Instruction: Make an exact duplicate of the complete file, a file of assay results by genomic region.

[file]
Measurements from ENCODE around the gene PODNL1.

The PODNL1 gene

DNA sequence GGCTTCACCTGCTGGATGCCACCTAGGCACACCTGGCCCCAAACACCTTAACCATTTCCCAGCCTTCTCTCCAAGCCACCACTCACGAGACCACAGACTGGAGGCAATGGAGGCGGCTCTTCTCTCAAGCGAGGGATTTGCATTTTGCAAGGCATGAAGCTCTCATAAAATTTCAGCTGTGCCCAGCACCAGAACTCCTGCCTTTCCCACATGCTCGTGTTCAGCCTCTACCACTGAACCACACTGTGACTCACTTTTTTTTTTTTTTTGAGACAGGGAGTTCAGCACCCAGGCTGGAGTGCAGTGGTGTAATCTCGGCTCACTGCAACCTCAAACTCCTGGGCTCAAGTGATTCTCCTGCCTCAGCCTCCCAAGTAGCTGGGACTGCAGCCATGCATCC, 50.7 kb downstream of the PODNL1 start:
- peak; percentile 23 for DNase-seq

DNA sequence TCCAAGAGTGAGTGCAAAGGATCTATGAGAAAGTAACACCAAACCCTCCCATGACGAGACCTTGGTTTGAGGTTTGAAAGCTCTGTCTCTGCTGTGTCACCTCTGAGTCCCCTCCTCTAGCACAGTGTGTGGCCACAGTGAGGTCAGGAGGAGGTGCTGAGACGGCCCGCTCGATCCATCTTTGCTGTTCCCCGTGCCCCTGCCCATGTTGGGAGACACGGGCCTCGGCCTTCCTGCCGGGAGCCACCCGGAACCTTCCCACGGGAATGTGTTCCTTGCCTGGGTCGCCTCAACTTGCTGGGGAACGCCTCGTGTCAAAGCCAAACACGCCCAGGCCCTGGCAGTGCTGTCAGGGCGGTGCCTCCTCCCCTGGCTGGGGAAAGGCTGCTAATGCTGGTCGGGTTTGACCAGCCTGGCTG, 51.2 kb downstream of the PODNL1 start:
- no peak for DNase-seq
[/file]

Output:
Measurements from ENCODE around the gene PODNL1.

The PODNL1 gene

DNA sequence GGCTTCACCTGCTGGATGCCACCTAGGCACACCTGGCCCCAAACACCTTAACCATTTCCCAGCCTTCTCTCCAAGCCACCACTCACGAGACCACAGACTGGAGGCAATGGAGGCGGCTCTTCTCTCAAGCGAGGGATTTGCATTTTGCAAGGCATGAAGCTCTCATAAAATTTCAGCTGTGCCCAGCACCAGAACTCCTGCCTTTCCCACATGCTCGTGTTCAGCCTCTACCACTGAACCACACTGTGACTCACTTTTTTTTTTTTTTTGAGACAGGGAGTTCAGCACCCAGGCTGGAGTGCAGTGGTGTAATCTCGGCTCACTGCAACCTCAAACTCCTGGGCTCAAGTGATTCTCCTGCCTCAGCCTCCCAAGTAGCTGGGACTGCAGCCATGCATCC, 50.7 kb downstream of the PODNL1 start:
- peak; percentile 23 for DNase-seq

DNA sequence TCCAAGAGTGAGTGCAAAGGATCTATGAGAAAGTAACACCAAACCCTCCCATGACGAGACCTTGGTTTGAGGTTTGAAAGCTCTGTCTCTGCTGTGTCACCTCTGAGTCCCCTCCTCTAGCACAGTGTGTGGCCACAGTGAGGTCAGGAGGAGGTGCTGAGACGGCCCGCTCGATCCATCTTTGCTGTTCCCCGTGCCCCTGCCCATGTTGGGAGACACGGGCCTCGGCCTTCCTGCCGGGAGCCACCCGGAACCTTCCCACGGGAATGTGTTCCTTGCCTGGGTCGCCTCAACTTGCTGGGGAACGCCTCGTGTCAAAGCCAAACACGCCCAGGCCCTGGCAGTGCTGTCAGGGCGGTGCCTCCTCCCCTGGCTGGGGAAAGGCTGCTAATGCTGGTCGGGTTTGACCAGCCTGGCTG, 51.2 kb downstream of the PODNL1 start:
- no peak for DNase-seq